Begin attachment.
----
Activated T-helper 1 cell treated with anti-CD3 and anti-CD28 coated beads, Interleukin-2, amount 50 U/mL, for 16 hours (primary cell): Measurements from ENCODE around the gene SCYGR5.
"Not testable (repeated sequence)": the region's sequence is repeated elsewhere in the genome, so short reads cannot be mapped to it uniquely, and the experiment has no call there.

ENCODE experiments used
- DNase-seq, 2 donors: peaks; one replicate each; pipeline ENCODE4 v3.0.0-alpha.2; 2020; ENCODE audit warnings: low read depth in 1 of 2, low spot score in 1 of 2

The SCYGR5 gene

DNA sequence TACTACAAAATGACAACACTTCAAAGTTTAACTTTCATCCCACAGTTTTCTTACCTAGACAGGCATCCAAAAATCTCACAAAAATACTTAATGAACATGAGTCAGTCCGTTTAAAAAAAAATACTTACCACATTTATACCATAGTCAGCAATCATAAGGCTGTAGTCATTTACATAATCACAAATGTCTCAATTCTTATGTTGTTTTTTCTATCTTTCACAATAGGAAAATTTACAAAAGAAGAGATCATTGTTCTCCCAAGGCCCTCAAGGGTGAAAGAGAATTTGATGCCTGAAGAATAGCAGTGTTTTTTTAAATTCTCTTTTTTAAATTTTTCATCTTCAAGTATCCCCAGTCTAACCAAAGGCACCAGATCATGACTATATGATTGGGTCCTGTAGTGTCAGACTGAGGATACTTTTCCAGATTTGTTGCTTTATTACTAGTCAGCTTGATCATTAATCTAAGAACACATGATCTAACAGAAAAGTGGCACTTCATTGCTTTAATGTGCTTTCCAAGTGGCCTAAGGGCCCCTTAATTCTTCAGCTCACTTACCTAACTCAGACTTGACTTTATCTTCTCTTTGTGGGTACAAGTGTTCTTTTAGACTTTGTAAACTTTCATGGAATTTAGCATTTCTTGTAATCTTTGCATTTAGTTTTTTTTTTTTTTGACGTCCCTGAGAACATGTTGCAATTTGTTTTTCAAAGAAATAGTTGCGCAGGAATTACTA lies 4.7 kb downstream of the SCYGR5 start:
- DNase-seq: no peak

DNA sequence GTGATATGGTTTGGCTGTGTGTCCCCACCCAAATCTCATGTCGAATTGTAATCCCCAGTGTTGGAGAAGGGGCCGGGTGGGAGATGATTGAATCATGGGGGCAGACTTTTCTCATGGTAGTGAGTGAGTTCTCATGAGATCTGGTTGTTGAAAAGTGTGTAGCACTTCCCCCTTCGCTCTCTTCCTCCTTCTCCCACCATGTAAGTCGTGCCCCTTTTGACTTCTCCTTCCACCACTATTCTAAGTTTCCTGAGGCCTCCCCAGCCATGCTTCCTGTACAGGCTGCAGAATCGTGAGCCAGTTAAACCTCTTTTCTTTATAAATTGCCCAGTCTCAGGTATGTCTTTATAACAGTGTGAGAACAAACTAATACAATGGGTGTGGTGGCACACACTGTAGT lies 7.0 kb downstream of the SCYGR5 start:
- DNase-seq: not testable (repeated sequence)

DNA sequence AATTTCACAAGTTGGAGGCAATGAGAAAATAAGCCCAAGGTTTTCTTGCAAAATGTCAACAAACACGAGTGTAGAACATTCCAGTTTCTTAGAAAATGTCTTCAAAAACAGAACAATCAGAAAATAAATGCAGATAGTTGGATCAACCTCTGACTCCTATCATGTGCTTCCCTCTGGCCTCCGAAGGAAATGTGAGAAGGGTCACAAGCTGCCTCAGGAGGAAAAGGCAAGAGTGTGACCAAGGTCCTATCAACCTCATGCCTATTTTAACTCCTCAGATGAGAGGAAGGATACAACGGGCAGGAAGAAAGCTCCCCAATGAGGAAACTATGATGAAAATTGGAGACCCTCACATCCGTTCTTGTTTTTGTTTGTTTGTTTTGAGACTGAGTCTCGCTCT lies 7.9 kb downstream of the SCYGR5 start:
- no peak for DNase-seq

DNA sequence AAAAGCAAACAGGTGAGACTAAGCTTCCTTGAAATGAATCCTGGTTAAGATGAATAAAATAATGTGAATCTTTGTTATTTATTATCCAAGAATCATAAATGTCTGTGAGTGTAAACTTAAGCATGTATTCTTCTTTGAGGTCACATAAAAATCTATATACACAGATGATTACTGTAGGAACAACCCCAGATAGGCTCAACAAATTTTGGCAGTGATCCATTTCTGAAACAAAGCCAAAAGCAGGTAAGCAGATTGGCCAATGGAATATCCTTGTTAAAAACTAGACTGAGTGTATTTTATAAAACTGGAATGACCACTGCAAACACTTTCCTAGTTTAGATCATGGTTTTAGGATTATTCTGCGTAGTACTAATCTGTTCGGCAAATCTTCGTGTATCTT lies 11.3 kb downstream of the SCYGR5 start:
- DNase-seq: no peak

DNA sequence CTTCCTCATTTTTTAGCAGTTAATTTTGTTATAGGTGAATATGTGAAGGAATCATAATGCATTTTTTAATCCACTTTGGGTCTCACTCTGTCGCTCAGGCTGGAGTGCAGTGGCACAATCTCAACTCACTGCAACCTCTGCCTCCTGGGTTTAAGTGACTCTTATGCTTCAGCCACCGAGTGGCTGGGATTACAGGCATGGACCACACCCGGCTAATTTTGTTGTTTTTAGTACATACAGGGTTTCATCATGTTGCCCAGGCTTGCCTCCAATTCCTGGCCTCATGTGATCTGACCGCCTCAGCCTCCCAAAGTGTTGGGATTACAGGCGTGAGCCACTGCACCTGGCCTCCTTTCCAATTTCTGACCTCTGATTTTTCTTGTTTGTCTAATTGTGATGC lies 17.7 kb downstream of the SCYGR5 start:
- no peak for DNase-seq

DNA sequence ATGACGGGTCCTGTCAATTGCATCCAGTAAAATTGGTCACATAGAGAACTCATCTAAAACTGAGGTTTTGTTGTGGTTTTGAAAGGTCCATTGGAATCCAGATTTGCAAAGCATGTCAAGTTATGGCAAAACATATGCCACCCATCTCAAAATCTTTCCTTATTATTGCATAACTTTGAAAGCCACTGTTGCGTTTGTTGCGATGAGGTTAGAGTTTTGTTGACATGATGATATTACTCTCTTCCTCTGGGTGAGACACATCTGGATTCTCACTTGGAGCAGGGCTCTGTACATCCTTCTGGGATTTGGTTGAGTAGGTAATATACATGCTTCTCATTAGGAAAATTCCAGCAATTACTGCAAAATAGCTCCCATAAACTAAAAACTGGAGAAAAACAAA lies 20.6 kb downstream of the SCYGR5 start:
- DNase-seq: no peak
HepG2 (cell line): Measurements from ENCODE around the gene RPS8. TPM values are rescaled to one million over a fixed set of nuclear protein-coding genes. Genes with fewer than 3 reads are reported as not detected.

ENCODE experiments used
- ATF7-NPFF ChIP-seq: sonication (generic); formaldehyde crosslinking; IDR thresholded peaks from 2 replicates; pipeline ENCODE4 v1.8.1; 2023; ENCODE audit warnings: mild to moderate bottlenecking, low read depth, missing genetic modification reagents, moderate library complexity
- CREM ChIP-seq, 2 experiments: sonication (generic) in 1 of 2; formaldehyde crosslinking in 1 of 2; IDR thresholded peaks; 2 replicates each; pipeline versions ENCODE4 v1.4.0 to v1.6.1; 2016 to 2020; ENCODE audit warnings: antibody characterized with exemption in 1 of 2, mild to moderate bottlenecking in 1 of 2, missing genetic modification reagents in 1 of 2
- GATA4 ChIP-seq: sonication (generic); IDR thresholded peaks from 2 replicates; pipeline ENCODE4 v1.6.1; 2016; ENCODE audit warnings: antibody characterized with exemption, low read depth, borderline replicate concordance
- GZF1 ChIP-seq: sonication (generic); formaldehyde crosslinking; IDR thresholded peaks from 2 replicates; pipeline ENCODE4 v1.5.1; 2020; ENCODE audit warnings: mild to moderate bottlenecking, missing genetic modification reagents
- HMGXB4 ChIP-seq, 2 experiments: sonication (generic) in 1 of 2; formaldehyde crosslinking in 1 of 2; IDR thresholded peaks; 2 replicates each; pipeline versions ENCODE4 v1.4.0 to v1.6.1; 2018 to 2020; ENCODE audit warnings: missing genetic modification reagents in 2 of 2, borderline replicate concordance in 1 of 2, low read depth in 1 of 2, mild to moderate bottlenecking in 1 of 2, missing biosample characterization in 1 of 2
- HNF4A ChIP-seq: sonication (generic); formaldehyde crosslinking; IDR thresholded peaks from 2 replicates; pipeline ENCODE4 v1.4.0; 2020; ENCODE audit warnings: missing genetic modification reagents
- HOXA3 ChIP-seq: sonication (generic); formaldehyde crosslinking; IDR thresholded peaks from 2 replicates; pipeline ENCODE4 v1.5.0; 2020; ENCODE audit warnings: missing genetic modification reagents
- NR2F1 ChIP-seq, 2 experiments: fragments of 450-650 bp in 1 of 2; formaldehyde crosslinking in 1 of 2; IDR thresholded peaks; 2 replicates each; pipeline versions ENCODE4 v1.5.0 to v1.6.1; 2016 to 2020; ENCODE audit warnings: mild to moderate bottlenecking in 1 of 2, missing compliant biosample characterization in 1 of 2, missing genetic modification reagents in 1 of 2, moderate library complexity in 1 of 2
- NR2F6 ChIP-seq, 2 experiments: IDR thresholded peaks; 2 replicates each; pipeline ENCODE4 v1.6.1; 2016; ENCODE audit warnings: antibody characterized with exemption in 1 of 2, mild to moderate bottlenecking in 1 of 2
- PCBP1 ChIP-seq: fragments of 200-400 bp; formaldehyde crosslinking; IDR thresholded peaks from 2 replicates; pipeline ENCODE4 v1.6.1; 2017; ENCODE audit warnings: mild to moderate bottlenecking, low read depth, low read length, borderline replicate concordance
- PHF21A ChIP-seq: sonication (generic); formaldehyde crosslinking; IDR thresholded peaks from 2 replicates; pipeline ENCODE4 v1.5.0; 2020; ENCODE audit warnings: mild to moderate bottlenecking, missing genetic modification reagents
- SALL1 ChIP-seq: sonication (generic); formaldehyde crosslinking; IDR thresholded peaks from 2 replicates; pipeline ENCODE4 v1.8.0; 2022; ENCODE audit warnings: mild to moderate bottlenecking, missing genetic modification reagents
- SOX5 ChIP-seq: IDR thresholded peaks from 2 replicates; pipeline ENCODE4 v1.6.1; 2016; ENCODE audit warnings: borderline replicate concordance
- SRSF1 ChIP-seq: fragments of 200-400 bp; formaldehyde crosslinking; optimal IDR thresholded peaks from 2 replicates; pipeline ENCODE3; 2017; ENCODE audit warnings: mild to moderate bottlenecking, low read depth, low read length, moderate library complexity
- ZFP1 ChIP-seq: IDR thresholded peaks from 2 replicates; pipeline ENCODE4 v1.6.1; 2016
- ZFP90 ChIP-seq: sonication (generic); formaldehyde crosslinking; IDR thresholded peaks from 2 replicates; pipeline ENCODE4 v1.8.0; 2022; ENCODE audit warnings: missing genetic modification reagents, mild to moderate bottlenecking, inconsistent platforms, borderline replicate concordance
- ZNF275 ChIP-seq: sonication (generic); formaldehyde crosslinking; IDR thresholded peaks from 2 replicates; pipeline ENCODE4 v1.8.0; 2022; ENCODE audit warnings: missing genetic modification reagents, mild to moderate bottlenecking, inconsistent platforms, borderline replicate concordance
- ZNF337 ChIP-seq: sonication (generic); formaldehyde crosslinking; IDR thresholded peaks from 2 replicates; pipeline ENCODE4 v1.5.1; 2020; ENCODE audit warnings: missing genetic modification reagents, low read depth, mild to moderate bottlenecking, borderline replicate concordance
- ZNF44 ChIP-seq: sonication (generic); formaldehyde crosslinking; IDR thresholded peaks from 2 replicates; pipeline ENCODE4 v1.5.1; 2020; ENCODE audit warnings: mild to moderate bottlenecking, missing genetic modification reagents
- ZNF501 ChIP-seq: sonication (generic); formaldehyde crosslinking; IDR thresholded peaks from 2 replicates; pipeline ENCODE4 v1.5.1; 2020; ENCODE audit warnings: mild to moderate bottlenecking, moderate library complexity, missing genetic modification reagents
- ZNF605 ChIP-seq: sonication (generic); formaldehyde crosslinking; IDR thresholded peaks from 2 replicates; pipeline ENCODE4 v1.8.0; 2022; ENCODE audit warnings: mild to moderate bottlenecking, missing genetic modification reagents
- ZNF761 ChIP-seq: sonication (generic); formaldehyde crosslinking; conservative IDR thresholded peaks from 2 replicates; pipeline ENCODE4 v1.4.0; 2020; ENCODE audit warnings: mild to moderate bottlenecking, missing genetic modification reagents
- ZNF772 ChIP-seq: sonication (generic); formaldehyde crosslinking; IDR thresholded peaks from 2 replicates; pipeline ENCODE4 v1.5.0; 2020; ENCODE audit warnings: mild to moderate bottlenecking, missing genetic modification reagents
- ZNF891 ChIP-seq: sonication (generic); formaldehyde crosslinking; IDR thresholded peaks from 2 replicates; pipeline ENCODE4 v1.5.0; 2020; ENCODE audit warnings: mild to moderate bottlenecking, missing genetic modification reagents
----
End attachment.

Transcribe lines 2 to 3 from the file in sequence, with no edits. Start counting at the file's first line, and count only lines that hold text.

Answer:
"Not testable (repeated sequence)": the region's sequence is repeated elsewhere in the genome, so short reads cannot be mapped to it uniquely, and the experiment has no call there.

ENCODE experiments used